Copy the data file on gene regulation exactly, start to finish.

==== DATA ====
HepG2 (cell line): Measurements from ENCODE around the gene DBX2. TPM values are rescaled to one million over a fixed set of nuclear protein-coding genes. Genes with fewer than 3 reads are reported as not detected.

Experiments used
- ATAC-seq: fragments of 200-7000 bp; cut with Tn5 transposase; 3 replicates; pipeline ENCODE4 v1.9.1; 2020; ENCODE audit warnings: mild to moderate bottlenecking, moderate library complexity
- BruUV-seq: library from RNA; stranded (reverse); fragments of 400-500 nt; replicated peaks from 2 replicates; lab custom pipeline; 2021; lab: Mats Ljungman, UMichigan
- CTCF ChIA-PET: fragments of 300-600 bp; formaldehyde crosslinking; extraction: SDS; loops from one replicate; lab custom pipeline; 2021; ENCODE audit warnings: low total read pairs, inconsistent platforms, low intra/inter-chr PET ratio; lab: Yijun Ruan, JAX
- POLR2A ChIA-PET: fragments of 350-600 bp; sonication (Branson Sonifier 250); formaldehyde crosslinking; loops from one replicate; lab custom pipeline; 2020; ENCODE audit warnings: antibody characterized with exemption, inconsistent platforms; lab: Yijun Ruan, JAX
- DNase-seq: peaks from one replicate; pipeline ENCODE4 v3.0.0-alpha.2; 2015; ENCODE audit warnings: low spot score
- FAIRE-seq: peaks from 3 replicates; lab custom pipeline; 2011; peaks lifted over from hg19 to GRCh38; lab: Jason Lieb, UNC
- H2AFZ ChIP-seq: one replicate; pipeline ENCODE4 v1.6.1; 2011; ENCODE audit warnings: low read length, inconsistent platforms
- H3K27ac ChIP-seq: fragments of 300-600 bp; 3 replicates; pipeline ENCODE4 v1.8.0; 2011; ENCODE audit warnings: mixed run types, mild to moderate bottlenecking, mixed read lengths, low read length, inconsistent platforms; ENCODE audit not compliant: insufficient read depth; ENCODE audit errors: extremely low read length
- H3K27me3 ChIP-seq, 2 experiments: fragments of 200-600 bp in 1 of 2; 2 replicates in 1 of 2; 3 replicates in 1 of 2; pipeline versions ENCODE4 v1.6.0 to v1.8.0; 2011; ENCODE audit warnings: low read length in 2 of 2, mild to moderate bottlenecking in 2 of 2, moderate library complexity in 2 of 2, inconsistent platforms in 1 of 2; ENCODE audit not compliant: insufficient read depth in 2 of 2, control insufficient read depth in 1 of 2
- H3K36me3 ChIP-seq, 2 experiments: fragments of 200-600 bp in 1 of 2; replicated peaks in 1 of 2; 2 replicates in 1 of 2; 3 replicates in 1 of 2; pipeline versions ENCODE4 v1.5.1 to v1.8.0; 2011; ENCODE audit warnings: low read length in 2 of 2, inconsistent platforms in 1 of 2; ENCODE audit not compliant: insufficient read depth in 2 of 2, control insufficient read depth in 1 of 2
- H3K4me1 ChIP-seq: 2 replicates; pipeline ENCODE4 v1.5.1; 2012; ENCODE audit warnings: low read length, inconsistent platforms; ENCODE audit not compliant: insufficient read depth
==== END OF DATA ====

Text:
HepG2 (cell line): Measurements from ENCODE around the gene DBX2. TPM values are rescaled to one million over a fixed set of nuclear protein-coding genes. Genes with fewer than 3 reads are reported as not detected.

Experiments used
- ATAC-seq: fragments of 200-7000 bp; cut with Tn5 transposase; 3 replicates; pipeline ENCODE4 v1.9.1; 2020; ENCODE audit warnings: mild to moderate bottlenecking, moderate library complexity
- BruUV-seq: library from RNA; stranded (reverse); fragments of 400-500 nt; replicated peaks from 2 replicates; lab custom pipeline; 2021; lab: Mats Ljungman, UMichigan
- CTCF ChIA-PET: fragments of 300-600 bp; formaldehyde crosslinking; extraction: SDS; loops from one replicate; lab custom pipeline; 2021; ENCODE audit warnings: low total read pairs, inconsistent platforms, low intra/inter-chr PET ratio; lab: Yijun Ruan, JAX
- POLR2A ChIA-PET: fragments of 350-600 bp; sonication (Branson Sonifier 250); formaldehyde crosslinking; loops from one replicate; lab custom pipeline; 2020; ENCODE audit warnings: antibody characterized with exemption, inconsistent platforms; lab: Yijun Ruan, JAX
- DNase-seq: peaks from one replicate; pipeline ENCODE4 v3.0.0-alpha.2; 2015; ENCODE audit warnings: low spot score
- FAIRE-seq: peaks from 3 replicates; lab custom pipeline; 2011; peaks lifted over from hg19 to GRCh38; lab: Jason Lieb, UNC
- H2AFZ ChIP-seq: one replicate; pipeline ENCODE4 v1.6.1; 2011; ENCODE audit warnings: low read length, inconsistent platforms
- H3K27ac ChIP-seq: fragments of 300-600 bp; 3 replicates; pipeline ENCODE4 v1.8.0; 2011; ENCODE audit warnings: mixed run types, mild to moderate bottlenecking, mixed read lengths, low read length, inconsistent platforms; ENCODE audit not compliant: insufficient read depth; ENCODE audit errors: extremely low read length
- H3K27me3 ChIP-seq, 2 experiments: fragments of 200-600 bp in 1 of 2; 2 replicates in 1 of 2; 3 replicates in 1 of 2; pipeline versions ENCODE4 v1.6.0 to v1.8.0; 2011; ENCODE audit warnings: low read length in 2 of 2, mild to moderate bottlenecking in 2 of 2, moderate library complexity in 2 of 2, inconsistent platforms in 1 of 2; ENCODE audit not compliant: insufficient read depth in 2 of 2, control insufficient read depth in 1 of 2
- H3K36me3 ChIP-seq, 2 experiments: fragments of 200-600 bp in 1 of 2; replicated peaks in 1 of 2; 2 replicates in 1 of 2; 3 replicates in 1 of 2; pipeline versions ENCODE4 v1.5.1 to v1.8.0; 2011; ENCODE audit warnings: low read length in 2 of 2, inconsistent platforms in 1 of 2; ENCODE audit not compliant: insufficient read depth in 2 of 2, control insufficient read depth in 1 of 2
- H3K4me1 ChIP-seq: 2 replicates; pipeline ENCODE4 v1.5.1; 2012; ENCODE audit warnings: low read length, inconsistent platforms; ENCODE audit not compliant: insufficient read depth